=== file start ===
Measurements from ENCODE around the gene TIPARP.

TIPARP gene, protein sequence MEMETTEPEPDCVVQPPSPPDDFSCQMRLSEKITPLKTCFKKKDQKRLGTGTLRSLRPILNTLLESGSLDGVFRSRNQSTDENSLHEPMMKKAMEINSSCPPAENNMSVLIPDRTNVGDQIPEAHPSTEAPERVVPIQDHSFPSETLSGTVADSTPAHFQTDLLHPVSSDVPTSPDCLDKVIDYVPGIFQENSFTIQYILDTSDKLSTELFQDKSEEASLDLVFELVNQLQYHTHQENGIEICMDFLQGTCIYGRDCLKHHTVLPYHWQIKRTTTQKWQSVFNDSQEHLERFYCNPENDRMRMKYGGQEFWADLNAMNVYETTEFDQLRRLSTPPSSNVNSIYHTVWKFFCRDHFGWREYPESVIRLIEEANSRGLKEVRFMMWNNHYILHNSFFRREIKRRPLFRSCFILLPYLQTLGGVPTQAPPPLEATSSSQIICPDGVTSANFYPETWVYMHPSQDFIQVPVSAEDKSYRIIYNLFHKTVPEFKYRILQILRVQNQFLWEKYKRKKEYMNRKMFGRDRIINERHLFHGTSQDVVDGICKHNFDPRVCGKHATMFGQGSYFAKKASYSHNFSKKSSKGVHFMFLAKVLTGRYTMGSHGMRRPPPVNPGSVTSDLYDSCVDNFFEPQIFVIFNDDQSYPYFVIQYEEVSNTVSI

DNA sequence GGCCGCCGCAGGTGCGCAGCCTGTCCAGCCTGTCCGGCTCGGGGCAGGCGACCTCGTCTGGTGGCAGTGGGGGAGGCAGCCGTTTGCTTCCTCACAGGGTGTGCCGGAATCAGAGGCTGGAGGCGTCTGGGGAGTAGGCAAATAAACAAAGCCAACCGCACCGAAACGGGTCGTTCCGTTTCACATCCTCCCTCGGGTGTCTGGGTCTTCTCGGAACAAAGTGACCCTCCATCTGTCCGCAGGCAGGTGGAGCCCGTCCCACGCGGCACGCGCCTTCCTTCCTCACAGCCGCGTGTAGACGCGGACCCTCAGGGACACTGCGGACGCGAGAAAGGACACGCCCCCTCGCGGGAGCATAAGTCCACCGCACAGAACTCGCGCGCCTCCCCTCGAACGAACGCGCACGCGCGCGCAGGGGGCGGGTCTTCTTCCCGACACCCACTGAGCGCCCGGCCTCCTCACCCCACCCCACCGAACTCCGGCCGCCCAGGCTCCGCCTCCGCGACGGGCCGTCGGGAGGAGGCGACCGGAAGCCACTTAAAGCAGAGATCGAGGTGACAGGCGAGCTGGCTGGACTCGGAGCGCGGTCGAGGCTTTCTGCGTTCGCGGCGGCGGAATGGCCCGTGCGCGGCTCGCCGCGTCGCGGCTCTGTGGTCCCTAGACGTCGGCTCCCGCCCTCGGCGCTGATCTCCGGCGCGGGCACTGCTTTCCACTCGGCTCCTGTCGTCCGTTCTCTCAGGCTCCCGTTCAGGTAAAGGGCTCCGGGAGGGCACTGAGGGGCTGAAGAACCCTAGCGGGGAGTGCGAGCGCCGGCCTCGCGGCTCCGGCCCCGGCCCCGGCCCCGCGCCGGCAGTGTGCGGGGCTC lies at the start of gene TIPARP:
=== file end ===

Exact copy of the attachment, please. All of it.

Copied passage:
Measurements from ENCODE around the gene TIPARP.

TIPARP gene, protein sequence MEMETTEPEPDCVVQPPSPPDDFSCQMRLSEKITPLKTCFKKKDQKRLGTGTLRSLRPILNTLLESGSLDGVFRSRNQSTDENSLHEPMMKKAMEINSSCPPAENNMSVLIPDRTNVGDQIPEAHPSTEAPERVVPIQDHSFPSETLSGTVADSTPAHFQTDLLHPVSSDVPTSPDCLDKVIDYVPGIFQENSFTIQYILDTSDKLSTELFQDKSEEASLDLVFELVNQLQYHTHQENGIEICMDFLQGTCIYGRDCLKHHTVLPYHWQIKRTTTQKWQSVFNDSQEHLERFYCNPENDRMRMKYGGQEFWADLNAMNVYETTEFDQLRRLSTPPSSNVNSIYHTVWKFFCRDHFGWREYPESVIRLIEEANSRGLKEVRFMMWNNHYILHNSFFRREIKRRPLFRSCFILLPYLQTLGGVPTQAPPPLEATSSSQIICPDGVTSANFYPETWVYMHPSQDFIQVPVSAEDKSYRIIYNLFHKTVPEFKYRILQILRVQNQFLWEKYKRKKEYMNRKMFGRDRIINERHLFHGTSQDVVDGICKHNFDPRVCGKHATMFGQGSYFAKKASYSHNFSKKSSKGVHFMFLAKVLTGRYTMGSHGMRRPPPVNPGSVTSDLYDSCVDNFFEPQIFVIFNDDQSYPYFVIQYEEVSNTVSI

DNA sequence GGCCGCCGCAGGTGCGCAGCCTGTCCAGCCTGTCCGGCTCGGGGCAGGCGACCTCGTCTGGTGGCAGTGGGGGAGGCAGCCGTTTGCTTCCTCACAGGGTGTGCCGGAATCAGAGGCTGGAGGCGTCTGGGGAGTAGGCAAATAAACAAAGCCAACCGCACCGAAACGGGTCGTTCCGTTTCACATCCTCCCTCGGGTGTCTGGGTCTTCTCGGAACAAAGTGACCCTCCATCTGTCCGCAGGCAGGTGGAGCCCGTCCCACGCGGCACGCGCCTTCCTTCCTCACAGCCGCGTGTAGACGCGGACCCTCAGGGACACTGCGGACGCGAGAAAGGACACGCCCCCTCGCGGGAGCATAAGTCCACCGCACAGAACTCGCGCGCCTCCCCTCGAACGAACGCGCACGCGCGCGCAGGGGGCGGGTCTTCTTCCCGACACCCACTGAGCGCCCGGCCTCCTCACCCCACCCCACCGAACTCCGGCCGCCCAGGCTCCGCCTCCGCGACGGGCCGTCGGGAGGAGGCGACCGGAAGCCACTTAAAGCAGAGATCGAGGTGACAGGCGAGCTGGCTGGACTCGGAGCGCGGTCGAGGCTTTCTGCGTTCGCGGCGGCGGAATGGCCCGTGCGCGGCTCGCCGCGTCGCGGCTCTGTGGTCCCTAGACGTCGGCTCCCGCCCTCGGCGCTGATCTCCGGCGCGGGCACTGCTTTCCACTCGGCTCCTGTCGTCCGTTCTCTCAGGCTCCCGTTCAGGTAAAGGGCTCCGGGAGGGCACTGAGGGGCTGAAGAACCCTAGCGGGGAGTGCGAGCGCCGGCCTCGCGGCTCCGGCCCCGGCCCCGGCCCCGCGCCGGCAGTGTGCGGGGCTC lies at the start of gene TIPARP: